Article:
Obama seeks tax breaks for companies that hire veterans

McClatchy NewspapersAugust 5, 2011 

WASHINGTON — With the jobless rate among post-Sept. 11 veterans hovering at 13 percent, President Barack Obama said Friday that he'd urge Congress to give tax breaks to companies that hire veterans.

Speaking at the Washington Navy Yard as the Labor Department reported a promising, if small, boost in jobs in July, Obama said he also was challenging the private sector to hire or train 100,000 post-9/11 veterans or their spouses by the end of 2013.

"We're saying to our veterans, 'You fought for us and now we're fighting for you,' " the president said.

Obama said he'd call for two new tax credits: One would provide an incentive for companies to hire unemployed veterans and the second would double an existing tax credit for hiring long-term unemployed veterans who have service-related disabilities.

Under the "Returning Heroes" tax credit, employers who hire recently unemployed veterans could earn up to $2,400. They could earn up to $4,800 for hiring veterans who'd been unemployed longer than six months.

A new "Wounded Warrior" tax credit would give a break of up to $9,600 to companies that hire veterans with disabilities who've been out of work for more than six months.

According to the White House, there were 1 million unemployed veterans as of June. And the White House notes that as the wars in Iraq and Afghanistan wind down, more than 1 million are projected to leave the military.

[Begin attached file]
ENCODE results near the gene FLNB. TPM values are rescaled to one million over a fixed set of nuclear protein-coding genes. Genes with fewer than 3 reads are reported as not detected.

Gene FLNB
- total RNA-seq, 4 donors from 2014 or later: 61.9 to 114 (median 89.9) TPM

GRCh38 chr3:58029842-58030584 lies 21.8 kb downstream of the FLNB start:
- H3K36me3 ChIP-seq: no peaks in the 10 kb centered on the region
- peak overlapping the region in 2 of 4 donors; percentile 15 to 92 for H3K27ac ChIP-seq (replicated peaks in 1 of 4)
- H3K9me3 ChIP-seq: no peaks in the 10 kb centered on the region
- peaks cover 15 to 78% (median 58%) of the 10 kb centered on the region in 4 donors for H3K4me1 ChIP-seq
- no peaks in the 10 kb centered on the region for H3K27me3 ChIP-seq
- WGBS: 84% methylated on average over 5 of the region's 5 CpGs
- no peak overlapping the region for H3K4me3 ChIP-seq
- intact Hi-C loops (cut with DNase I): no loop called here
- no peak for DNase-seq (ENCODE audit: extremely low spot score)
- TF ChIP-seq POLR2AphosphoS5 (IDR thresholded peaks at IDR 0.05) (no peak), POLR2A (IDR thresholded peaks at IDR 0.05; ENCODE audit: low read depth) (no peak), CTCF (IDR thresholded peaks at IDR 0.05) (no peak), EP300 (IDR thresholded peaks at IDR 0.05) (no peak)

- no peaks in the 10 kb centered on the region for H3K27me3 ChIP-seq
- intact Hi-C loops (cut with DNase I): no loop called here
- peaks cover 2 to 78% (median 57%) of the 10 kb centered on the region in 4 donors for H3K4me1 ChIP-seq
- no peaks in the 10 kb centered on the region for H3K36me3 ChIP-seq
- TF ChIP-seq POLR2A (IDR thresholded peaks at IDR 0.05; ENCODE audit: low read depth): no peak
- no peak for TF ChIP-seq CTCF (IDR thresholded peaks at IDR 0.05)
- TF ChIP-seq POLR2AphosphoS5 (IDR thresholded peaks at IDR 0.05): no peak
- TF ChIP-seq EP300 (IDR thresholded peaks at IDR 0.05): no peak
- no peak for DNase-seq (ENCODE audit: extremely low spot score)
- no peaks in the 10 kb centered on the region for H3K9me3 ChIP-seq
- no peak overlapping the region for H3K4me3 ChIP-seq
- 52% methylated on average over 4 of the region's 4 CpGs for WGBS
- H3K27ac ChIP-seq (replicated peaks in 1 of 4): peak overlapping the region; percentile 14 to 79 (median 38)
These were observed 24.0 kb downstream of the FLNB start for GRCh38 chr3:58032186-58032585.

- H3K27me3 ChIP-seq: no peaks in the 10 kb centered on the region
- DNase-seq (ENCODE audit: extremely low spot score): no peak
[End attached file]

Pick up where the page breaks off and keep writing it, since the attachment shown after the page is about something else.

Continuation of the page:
Adm. Mike Mullen, the chairman of the Joints Chiefs of Staff, introduced Obama, noting that some of those who are looking for work served "five and six and even seven tours in combat" and that some suffer from serious wounds "seen and unseen.

"What our troops need when they come home is more than yellow ribbons, parades and an open heart. They need an open hand. And one of the best ways to extend that hand, to truly honor a veteran, is to hire one."

Beyond the tax credits, Obama said he was challenging the private sector to hire more veterans or their spouses as part of first lady Michelle Obama's Joining Forces campaign. He noted that Siemens recently met its goal of hiring 300 and now is aiming to hire 150 more by December. He said that a number of other companies had agreed to boost their efforts.

The president said he also was asking the Departments of Defense and Veterans Affairs to design a "reverse boot camp" of sorts, to prepare soldiers to leave the military, including "how they can translate their military training into an industry-accepted credential."

The nation's jobless rate could be a significant factor in Obama's re-election campaign, and he acknowledged that the economy's growth has been slow.

"We still have a long way to go and a lot of work to do to give folks the economic security and opportunity they deserve," he said. "And that begins with connecting Americans looking for work, including our veterans, with employers looking to hire."

The Veterans of Foreign Wars applauded the initiative, pointing to a "national crisis facing unemployed veterans, particularly young veterans who had served in Iraq and Afghanistan."

"Veterans bring a wealth of attributes to the workplace that employers need, but recent unemployment numbers indicate a clear disconnect between our veterans and the employers that could use them," said Richard L. Eubank, the VFW's commander in chief.

(Rob Hotakainen contributed to this report.)

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McClatchy Newspapers 2011

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